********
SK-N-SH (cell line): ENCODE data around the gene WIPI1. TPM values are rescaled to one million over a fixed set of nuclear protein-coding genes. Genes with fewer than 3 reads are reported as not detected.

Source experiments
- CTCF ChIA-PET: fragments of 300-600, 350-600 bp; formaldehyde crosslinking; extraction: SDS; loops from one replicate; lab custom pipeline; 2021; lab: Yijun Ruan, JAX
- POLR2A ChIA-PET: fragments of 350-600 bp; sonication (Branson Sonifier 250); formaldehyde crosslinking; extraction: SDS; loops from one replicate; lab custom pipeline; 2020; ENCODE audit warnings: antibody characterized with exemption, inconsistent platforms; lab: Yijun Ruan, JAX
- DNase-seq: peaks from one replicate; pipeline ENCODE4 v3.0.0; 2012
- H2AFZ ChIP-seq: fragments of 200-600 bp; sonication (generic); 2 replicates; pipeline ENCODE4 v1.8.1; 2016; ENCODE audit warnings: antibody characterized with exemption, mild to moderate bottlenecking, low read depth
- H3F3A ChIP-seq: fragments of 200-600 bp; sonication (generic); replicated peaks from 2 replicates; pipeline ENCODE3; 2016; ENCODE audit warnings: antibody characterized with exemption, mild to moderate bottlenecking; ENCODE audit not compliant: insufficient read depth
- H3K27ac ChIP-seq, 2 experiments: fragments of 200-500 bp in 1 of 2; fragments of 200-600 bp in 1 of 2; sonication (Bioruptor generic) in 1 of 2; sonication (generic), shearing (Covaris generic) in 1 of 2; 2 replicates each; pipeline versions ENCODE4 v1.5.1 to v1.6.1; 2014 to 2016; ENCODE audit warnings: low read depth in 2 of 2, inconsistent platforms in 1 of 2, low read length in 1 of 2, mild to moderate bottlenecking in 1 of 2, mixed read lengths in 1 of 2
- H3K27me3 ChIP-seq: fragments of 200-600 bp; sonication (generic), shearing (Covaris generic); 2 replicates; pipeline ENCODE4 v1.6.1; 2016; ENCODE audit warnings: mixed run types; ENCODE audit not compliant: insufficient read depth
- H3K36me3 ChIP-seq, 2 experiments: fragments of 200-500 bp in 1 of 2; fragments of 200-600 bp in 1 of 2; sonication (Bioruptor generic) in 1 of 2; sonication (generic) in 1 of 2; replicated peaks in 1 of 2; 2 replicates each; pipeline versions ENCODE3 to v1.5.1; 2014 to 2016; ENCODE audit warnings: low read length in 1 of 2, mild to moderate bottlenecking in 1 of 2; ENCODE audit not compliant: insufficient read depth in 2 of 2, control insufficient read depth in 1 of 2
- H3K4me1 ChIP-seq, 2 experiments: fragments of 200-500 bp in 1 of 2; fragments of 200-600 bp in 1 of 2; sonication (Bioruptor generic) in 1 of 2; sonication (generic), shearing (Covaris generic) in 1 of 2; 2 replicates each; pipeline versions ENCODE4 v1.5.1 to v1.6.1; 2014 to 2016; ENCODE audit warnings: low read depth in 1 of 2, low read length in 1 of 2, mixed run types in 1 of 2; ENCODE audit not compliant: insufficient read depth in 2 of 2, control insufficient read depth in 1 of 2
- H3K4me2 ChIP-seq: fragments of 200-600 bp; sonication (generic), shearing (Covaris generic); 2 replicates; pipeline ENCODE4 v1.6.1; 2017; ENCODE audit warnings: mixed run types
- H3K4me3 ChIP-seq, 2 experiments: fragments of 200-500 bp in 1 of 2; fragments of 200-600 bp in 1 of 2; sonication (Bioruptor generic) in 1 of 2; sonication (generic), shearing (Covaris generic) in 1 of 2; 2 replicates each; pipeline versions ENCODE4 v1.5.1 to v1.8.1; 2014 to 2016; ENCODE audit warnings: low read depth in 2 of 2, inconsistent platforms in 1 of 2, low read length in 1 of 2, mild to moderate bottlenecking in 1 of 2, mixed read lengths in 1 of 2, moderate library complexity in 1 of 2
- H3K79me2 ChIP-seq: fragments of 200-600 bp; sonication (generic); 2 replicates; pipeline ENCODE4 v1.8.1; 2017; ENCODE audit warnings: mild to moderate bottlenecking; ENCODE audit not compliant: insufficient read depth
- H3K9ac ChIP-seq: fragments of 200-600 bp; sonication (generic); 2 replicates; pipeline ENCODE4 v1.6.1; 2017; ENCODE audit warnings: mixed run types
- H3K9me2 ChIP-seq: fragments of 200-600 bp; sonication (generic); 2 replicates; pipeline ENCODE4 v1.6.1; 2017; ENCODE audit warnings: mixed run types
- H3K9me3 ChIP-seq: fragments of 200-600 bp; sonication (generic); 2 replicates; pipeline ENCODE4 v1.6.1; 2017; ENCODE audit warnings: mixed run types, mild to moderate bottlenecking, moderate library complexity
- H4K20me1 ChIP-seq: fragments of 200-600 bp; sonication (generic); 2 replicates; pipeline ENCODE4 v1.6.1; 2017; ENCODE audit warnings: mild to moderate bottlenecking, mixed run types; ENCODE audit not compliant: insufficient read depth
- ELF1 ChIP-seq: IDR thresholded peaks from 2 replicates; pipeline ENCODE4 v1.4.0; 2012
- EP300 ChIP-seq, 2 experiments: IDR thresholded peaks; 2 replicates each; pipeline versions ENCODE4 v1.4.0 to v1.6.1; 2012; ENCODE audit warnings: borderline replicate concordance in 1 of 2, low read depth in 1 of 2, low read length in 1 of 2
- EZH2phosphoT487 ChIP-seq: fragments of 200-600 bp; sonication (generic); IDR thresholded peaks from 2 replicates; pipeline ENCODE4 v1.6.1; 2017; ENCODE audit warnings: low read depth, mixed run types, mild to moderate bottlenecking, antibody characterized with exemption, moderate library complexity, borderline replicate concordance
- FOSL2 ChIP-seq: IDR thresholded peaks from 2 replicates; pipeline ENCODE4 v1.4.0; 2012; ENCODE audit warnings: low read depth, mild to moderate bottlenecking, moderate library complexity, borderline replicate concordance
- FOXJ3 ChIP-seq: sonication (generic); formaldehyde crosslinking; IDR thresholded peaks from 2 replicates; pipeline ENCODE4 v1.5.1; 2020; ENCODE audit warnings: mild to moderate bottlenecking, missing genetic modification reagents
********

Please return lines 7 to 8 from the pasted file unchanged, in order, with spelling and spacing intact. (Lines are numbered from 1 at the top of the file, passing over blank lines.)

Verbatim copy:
- H3F3A ChIP-seq: fragments of 200-600 bp; sonication (generic); replicated peaks from 2 replicates; pipeline ENCODE3; 2016; ENCODE audit warnings: antibody characterized with exemption, mild to moderate bottlenecking; ENCODE audit not compliant: insufficient read depth
- H3K27ac ChIP-seq, 2 experiments: fragments of 200-500 bp in 1 of 2; fragments of 200-600 bp in 1 of 2; sonication (Bioruptor generic) in 1 of 2; sonication (generic), shearing (Covaris generic) in 1 of 2; 2 replicates each; pipeline versions ENCODE4 v1.5.1 to v1.6.1; 2014 to 2016; ENCODE audit warnings: low read depth in 2 of 2, inconsistent platforms in 1 of 2, low read length in 1 of 2, mild to moderate bottlenecking in 1 of 2, mixed read lengths in 1 of 2